What is the Condition of Pulmonary Atresia?
Pulmonary atresia is a congenital heart defect where the baby is born with a defective or absent pulmonary valve. The valve should have three leaflets which allow blood to flow forward into the pulmonary artery but prevent it from flowing backward into the right ventricle. For those born with pulmonary atresia, the valve either malfunctions or does not form at all.
A sheet of tissue forms in place of the pulmonary valve, not allowing blood passage into the pulmonary artery. This defect develops in the first 8 weeks of pregnancy and affects the flow of blood from the right ventricle (heart chamber) to the pulmonary artery leading to the lungs. It can be identified in a prenatal ultrasound.
Pulmonary atresia affects 1 in 10,000 live births. Babies born with the condition will begin to exhibit symptoms of the associated defects on the day they are born. Diagnosis and timely surgical intervention is required for the survival of the baby.
Two Kinds of Pulmonary Atresia
There are two different kinds of pulmonary atresia based on whether ventricular septal defect or VSD is present or not. VSD refers to a hole in the heart. The hole is located in the wall that separates the two lower ventricles of the heart.
1. Pulmonary Atresia with an intact Ventrical Septum: Here the atrial septum or wall between the left and right ventricles is developed and intact. However, the flow of blood into the right ventricle during pregnancy is not adequate and the chamber does not develop fully. The small size of the right ventricle causes problems in transporting blood from the heart to the lungs. So the main pulmonary artery stays small and the pulmonary valve does not form.
2. Pulmonary Atresia with a Ventricular Septal Defect: Here the hole in the atrial septum causes blood to intermittently flow into and out from the right ventricle. The right ventricle is not too small and the pulmonary valve forms but it is defective. The small-sized pulmonary valve has trouble directing the flow of blood from the heart. This condition is similar to tetralogy of Fallot.
Types of Operations for Treating Pulmonary Atresia
Ventricular Septal Defect Present
Treatment will start with the administration of prostaglandin E1 medication to keep the ductus arteriosus open post the birth of the baby. The administration of the intravenous medication will ensure that blood circulates through the alternative route in the baby’s heart till surgical intervention takes place.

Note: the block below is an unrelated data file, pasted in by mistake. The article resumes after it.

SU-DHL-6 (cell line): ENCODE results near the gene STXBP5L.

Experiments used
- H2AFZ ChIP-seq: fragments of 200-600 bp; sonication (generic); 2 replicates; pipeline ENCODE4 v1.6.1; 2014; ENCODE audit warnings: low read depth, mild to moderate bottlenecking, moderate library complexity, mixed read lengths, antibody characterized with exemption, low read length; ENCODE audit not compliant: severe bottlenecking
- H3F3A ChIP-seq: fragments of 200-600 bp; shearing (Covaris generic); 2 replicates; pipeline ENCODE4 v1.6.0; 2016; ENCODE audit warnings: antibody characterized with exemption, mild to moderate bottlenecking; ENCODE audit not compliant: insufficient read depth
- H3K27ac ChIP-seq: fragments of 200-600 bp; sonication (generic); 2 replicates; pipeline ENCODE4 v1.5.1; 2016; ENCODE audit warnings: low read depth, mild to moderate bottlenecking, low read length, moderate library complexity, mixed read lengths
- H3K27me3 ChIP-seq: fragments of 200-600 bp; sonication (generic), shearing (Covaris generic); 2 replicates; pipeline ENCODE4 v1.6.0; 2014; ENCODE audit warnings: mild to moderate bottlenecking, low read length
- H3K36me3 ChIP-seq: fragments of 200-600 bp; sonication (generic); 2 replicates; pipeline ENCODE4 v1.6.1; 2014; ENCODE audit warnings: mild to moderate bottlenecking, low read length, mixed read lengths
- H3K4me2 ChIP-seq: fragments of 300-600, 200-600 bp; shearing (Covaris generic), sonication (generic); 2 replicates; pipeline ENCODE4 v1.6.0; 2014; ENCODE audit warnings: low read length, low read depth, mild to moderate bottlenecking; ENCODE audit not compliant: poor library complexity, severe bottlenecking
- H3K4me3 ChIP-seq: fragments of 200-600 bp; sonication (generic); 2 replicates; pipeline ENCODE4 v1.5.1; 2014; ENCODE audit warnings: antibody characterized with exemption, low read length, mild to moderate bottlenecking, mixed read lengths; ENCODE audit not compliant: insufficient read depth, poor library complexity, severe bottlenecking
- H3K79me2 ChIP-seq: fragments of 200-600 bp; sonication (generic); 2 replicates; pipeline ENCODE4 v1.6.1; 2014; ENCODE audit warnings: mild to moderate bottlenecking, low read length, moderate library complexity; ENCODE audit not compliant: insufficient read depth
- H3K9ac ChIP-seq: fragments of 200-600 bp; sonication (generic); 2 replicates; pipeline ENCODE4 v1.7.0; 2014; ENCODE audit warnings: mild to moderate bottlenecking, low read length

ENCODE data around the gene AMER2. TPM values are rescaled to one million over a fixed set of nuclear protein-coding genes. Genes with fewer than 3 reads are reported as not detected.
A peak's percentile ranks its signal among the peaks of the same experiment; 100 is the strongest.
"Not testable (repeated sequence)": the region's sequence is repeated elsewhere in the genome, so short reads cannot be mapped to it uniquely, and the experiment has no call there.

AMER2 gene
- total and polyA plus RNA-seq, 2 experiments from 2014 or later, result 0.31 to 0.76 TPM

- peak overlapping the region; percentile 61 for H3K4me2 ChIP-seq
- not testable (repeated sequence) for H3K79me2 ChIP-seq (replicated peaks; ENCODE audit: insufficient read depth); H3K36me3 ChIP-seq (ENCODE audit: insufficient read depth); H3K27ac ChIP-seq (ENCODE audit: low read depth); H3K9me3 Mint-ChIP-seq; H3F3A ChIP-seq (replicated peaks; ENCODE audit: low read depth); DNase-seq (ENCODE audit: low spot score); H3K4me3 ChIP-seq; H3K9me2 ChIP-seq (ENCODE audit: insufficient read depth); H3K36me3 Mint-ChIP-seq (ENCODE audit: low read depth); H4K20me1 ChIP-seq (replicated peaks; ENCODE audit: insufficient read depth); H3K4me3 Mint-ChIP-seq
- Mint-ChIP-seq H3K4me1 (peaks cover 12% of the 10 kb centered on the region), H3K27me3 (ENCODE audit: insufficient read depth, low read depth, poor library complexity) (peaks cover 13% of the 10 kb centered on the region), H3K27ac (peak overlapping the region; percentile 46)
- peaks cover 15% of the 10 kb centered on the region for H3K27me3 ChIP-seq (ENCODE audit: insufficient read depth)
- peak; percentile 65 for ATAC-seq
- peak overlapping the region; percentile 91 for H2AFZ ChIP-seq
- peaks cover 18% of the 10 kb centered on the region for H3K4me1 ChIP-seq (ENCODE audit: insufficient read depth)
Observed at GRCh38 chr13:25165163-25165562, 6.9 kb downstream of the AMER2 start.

Heart catheterization may be used to solve the problem of blood flow in the right direction by inserting a thin, flexible tube into the heart. A small balloon may be used to expand the pulmonary valve during this process. A stent may be placed to ensure that the ductus arteriosus stays open till corrective surgery takes place.
During the surgery, a patch may be placed over the ventricular septal defect to close the hole between the left and right ventricles of the heart. The passage to the pulmonary artery may be enlarged to allow better blood flow. The pulmonary valve may be repaired or replaced based on the condition it is in.
Ventricular Septal Defect Absent
A series of three different surgical procedures will be performed on the baby to treat the condition. Starting with re-routing blood flow for the baby immediately after birth and eventually repairing the pulmonary valve when the baby older.
A Blalock- Taussing, otherwise known as BT, shunt is placed to redirect the flow of blood towards the lungs once the ductus arteriosus closes. This is the first surgery to palliate the heart by connecting an artery from the arm to the pulmonary arteries.
The second surgery is known as a Glenn procedure in which the superior vena cava is connected directly to the right lung artery. The superior vena cava is a large vein that carries blood from the upper body into the heart.
The Fontan procedure is the final part of the trio of operations. In this surgery, the inferior vena cava is connected to the right lung artery. The inferior vena cava is the vein that carries oxygen poor blood from the lower parts of the body to the heart.
Prognosis and Post Operative Care for Patients of Pulmonary Atresia
The outlook is quite positive for a baby who has undergone corrective surgery for pulmonary atresia. Most children recover from the birth defect and will go on to meet all regular developmental milestones. Special attention should be paid to the nutrition and hygiene of the baby post surgery.
Immediately after surgery, the baby will be given a course of preventive antibiotics for possible infections. Parents will be encouraged to ensure that the child stays active and plays. A regulated routine for health care as well as follow ups with the doctor are provided.
Replacement valves and shunts may need to be replaced with larger versions as the child grows older. This will entail more surgeries at a later date.
Reviewed by Susha Cheriyedath, MSc